- This research is most relevant for patients with melanoma.
- This is a study of how melanoma metastasizes in mice. It was not done in human patients.
- Researchers transplanted a small number of human melanoma tumor samples into mice that had no immune systems, so the results are not yet relevant to young breast cancer survivors.
Scientific Strength: Medium
- This study was done in mice that did not have functioning immune systems, allowing researchers to inject and study human tumor cells in a mouse model.
- Though the researchers used melanoma cells from human patients, observing what happens when they were transplanted into mice does not correlate to what happens in human cancer patients with functional immune systems.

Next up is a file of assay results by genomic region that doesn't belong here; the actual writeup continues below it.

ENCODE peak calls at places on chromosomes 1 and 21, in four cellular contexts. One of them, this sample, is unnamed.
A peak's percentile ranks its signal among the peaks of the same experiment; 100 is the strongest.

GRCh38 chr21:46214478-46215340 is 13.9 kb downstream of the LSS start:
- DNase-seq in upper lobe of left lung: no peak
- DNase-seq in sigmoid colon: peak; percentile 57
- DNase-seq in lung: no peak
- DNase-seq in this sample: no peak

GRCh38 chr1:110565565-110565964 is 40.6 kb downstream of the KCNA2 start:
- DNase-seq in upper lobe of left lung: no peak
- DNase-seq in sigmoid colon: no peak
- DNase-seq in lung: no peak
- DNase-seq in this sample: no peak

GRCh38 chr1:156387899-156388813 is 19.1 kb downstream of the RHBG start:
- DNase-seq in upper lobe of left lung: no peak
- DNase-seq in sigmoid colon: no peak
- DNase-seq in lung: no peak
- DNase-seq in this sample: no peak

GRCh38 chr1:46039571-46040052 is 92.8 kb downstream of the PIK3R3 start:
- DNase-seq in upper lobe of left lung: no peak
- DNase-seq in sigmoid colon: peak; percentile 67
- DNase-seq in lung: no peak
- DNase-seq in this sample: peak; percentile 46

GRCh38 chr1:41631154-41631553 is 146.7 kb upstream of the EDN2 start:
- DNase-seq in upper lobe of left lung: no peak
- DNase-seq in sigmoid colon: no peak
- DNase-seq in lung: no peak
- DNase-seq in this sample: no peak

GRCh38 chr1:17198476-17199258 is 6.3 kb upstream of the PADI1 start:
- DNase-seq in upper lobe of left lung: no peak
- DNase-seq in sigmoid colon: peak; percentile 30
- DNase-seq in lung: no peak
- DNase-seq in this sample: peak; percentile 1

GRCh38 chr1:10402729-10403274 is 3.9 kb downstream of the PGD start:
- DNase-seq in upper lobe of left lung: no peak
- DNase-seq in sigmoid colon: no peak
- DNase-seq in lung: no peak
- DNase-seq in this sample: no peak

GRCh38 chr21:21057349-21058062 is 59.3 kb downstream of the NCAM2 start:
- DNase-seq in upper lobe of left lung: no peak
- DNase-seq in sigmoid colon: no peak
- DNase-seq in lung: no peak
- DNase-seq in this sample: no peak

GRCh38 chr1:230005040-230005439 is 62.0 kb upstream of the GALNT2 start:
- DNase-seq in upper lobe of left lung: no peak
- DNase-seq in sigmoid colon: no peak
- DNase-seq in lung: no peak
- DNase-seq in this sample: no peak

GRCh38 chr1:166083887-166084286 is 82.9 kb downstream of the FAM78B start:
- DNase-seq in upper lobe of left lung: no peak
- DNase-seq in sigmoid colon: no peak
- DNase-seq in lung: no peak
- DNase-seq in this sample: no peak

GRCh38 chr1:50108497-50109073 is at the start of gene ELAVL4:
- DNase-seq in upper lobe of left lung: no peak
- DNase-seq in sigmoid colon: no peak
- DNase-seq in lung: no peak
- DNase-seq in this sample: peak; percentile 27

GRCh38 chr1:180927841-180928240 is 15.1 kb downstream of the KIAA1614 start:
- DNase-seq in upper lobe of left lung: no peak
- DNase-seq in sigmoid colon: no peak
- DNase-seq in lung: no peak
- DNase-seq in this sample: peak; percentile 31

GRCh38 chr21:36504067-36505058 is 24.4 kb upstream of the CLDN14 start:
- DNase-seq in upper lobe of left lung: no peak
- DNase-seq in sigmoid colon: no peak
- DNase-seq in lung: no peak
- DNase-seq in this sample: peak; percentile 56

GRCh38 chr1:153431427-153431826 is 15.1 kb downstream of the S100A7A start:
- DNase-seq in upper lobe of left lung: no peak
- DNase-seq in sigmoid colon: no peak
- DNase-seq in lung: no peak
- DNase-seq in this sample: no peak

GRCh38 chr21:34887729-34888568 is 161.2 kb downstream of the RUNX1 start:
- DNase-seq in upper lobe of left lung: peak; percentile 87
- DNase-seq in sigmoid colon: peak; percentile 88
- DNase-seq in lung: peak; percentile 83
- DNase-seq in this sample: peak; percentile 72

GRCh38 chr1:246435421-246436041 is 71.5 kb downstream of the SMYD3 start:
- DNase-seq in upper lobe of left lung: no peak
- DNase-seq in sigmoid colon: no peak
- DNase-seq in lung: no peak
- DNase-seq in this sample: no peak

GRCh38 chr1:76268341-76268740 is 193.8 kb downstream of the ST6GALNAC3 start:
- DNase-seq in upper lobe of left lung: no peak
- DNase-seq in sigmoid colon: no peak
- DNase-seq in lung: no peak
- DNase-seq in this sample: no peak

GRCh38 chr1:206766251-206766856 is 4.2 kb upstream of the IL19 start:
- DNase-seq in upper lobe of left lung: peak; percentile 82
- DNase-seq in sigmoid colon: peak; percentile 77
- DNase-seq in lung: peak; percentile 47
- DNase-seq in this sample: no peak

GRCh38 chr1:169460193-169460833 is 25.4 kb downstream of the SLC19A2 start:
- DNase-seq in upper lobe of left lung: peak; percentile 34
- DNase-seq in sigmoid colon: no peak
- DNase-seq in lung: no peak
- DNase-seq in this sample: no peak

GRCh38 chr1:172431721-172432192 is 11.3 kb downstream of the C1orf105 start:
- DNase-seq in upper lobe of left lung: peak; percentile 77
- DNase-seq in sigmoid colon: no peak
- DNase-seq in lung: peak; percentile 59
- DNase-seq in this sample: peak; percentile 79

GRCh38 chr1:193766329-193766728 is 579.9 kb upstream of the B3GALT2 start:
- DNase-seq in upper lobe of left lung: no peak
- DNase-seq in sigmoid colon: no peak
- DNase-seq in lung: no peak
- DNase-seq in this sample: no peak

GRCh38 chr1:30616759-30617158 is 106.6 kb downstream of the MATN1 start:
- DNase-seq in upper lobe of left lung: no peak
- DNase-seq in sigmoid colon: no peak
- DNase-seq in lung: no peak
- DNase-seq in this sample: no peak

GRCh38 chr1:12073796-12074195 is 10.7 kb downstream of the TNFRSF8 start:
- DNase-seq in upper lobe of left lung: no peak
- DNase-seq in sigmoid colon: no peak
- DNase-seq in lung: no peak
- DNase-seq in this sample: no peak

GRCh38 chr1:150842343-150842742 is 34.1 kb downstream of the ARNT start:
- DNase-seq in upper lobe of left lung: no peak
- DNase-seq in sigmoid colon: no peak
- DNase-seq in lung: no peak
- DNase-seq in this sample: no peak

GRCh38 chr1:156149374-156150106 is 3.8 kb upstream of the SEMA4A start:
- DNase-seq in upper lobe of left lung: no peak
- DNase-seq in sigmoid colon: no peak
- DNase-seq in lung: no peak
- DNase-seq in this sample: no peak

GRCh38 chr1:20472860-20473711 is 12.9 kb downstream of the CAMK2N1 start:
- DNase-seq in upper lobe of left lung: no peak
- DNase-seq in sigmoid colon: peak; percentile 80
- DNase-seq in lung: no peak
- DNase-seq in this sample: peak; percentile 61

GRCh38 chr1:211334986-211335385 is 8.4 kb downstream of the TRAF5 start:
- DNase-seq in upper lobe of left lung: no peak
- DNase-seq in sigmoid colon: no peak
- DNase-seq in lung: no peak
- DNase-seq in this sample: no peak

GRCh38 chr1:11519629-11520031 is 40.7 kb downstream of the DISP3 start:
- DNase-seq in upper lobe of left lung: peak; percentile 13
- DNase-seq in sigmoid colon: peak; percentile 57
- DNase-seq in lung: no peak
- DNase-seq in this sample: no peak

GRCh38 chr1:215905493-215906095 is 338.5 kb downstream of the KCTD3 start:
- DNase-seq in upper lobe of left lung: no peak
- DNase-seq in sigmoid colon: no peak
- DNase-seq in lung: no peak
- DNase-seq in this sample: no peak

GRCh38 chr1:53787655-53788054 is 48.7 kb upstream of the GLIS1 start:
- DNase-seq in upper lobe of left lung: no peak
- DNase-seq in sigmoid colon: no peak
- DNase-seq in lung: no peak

- In addition, the number of different patient samples used in this study was relatively low, which means that there is a possibility that the results the researchers see are unique to those tumors.
- Researchers did note that melanoma metastasis in the study mice is predictive of clinical outcomes—in other words, the cancer cells that metastasized in human patients also metastasized in the mice. While this may be true, it does not mean that the mechanism that the cells use to metastasize is exactly the same in mice and humans, or that a functional immune system may affect the process.
Research Timeline: Animal Research